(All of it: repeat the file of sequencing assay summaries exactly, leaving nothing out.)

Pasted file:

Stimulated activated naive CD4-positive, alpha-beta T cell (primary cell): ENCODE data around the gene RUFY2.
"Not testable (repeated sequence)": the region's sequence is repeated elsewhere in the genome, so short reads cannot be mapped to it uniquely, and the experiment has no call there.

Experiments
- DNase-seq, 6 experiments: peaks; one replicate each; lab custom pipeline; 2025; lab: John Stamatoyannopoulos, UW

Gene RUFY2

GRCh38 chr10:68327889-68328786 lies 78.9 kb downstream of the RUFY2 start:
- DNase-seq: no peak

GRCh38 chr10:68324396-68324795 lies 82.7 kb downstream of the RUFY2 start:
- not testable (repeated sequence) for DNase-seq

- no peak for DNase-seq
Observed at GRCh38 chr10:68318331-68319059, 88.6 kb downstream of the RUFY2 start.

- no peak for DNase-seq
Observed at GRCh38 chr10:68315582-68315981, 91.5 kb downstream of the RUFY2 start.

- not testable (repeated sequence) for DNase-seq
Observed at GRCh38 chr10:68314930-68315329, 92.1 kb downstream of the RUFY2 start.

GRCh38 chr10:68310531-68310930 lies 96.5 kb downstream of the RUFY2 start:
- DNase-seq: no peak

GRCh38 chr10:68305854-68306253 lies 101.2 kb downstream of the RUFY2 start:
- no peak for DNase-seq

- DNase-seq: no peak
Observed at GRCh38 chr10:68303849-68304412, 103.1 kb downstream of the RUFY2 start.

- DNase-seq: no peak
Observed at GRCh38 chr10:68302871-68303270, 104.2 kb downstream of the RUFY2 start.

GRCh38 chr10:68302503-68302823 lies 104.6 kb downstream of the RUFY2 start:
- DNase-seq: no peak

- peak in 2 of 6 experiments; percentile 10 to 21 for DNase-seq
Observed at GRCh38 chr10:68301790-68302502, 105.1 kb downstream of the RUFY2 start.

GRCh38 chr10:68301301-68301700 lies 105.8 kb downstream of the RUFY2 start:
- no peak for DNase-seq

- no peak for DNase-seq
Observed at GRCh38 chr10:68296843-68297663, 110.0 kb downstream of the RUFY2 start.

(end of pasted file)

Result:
Stimulated activated naive CD4-positive, alpha-beta T cell (primary cell): ENCODE data around the gene RUFY2.
"Not testable (repeated sequence)": the region's sequence is repeated elsewhere in the genome, so short reads cannot be mapped to it uniquely, and the experiment has no call there.

Experiments
- DNase-seq, 6 experiments: peaks; one replicate each; lab custom pipeline; 2025; lab: John Stamatoyannopoulos, UW

Gene RUFY2

GRCh38 chr10:68327889-68328786 lies 78.9 kb downstream of the RUFY2 start:
- DNase-seq: no peak

GRCh38 chr10:68324396-68324795 lies 82.7 kb downstream of the RUFY2 start:
- not testable (repeated sequence) for DNase-seq

- no peak for DNase-seq
Observed at GRCh38 chr10:68318331-68319059, 88.6 kb downstream of the RUFY2 start.

- no peak for DNase-seq
Observed at GRCh38 chr10:68315582-68315981, 91.5 kb downstream of the RUFY2 start.

- not testable (repeated sequence) for DNase-seq
Observed at GRCh38 chr10:68314930-68315329, 92.1 kb downstream of the RUFY2 start.

GRCh38 chr10:68310531-68310930 lies 96.5 kb downstream of the RUFY2 start:
- DNase-seq: no peak

GRCh38 chr10:68305854-68306253 lies 101.2 kb downstream of the RUFY2 start:
- no peak for DNase-seq

- DNase-seq: no peak
Observed at GRCh38 chr10:68303849-68304412, 103.1 kb downstream of the RUFY2 start.

- DNase-seq: no peak
Observed at GRCh38 chr10:68302871-68303270, 104.2 kb downstream of the RUFY2 start.

GRCh38 chr10:68302503-68302823 lies 104.6 kb downstream of the RUFY2 start:
- DNase-seq: no peak

- peak in 2 of 6 experiments; percentile 10 to 21 for DNase-seq
Observed at GRCh38 chr10:68301790-68302502, 105.1 kb downstream of the RUFY2 start.

GRCh38 chr10:68301301-68301700 lies 105.8 kb downstream of the RUFY2 start:
- no peak for DNase-seq

- no peak for DNase-seq
Observed at GRCh38 chr10:68296843-68297663, 110.0 kb downstream of the RUFY2 start.